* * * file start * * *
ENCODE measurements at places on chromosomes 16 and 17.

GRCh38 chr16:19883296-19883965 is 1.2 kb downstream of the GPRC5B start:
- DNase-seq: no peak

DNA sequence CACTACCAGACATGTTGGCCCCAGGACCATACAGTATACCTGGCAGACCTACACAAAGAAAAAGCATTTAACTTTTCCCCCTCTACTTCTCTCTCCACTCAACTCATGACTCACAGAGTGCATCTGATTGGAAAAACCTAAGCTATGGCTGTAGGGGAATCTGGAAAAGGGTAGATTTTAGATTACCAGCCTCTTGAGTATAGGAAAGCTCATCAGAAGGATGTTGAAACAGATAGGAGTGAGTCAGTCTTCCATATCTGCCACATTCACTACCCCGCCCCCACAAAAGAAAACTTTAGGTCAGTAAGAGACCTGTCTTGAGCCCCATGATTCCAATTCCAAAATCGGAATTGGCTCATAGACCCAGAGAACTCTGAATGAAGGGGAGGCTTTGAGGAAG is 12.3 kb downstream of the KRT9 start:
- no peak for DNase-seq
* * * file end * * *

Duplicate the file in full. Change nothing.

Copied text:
ENCODE measurements at places on chromosomes 16 and 17.

GRCh38 chr16:19883296-19883965 is 1.2 kb downstream of the GPRC5B start:
- DNase-seq: no peak

DNA sequence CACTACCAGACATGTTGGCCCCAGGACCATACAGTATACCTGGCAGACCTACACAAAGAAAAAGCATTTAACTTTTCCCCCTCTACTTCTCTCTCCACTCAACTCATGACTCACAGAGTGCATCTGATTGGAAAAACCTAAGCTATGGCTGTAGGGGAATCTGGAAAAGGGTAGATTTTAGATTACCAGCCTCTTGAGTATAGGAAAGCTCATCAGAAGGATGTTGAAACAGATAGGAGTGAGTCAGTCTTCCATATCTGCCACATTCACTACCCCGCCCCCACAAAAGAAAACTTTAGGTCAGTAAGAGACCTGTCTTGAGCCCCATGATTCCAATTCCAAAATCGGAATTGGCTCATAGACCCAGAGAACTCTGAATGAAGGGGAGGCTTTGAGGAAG is 12.3 kb downstream of the KRT9 start:
- no peak for DNase-seq